Disney-Hyperion pushed this one SUPER hard at BookExpo, so being my stubborn, contrary self, I waited a bit before reading it. Hype, after all, can get me all excited about consuming the product, but it can also raise expectations to such a ridiculous point that disappointment is inevitable.
Case in point: Agents of S.H.I.E.L.D.
(Which, by the way, I haven't given up on! I just don't have much affection for the Skye character—so far, she's a boring archetype rather than a real person, and while I find the rest of the new characters interesting, none of them has really made the transition from archetype to person either—and as the show has pretty much just been about her arc so far, it's really failing to engage me. The most recent episode might have been a turning point, though. We'll see. Errr... right, moving on.)
From the moment that Em was thrown into her prison cell, she's been fascinated by the drain in the floor. At first, it evoked only terror—after all, what are her captors planning to do to her that would require a drain in the floor?—but as the months have gone on, the fascination has grown into an obsessive curiosity.
When she finally finds a way to lift the cover, she makes a startling—though, considering the reasons that she's being held, not all that surprising—discovery: She's been a prisoner in this cell before.
Fourteen times, in fourteen alternate timelines, she's been held in this very same place. Fourteen times, she's traveled back in time to try to prevent the future she's currently living in, and fourteen times, she's failed. The document hidden in the drain is a brief chronicle of the ways in which she and her friend Finn have tried to save the world. The last item on the list is the one they've tried to avoid at all costs, but now, it's a necessity: they have to travel four years into the past and kill their best friend.
All Our Yesterdays was such a mixed bag for me.
On the one hand, Terrill does a great job of writing two versions of the same characters: Future Em and Past Marina, Finn's selves and, to a lesser degree, James' past and future selves are all clearly the same people with the same personalities, but they are vastly different in terms of maturity and perspective. Which is extremely cool. Some readers are BOUND to have difficulty with the contrast between Em and Marina—Marina's everyday does-he-like-me and will-this-food-make-me-fat woes could easily come off as self-absorbed and somewhat obnoxious when compared to the high stakes Save The World backdrop of the story—but in context of story and character, Marina's issues work: she hasn't been through everything Em has, she doesn't have that perspective, and she hasn't yet developed a Steely Core.
Also, the relationships between the characters are hugely emotionally satisfying. Em's steadfast trust in and love for Finn has a believable solidity that would come from years of shared danger and trauma; her pity/affection for/protective feelings towards her own future self are almost maternal at moments; and her feelings about James—her childhood best friend and first crush turned semi-unwitting supervillain—are just as confused as you'd expect.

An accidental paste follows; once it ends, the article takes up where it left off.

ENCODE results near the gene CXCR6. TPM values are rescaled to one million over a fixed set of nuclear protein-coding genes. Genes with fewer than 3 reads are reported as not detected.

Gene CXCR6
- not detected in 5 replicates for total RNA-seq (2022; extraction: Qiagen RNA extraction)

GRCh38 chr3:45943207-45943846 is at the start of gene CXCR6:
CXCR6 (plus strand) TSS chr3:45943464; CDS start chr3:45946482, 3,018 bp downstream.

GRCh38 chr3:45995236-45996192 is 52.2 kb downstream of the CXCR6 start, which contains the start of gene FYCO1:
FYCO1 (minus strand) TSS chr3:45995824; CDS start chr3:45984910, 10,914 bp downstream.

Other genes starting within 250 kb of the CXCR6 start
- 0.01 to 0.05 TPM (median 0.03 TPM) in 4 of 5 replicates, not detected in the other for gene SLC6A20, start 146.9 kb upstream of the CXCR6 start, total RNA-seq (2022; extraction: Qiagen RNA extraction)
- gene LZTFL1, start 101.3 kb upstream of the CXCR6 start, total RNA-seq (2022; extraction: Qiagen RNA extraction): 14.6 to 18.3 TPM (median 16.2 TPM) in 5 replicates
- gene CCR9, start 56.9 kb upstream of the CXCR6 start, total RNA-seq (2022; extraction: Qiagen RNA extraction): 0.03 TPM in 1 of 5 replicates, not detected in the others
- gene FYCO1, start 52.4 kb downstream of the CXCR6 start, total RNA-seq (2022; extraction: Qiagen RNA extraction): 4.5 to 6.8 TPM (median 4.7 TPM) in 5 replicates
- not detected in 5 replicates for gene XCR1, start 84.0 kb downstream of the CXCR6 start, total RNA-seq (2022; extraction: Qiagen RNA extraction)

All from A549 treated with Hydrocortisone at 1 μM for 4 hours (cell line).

She does tend towards self-loathing in both versions of herself, which gets old—at one point, she was all, I hate myself, to which I responded in my notes, I'M STARTING TO HATE YOU, TOO—but it's consistent with her situation and personality. She also falls victim to the ever-annoying My Feelings Are Preventing Me From Doing The One Thing That Will Save Myself (And The World) From Torment And Possible Annihilation, but it works within the context of the story and the characters, so I gave her a pass there as well.
The action is strong, and the ultimate resolution of the story—I was so shocked when the story ended on a seemingly stand-alone not—is satisfying as well.
The aspects that I found problematic might have more to do with my tendency to overthink the mechanics of these things and/or my inability to just sit back and enjoy the ride. In short, I had a hard time with the existence of the list in the drain—it's been added to by all of the various versions of Em/Marina as her attempts to change the future result, time and time again, in her incarceration—because the whole thing just seems like a logical fallacy to me. Something about the whole thing just seems off to me. Maybe someone with a bigger brain can explain how it would be possible? Her obsession with the drain didn't feel right, either: if she's a new version of herself every time, why would she know it was special?
Auuuugh. Anyway. I do love them, but time travel stories often make me want to punch a wall.
Book source: Review copy via Netgalley.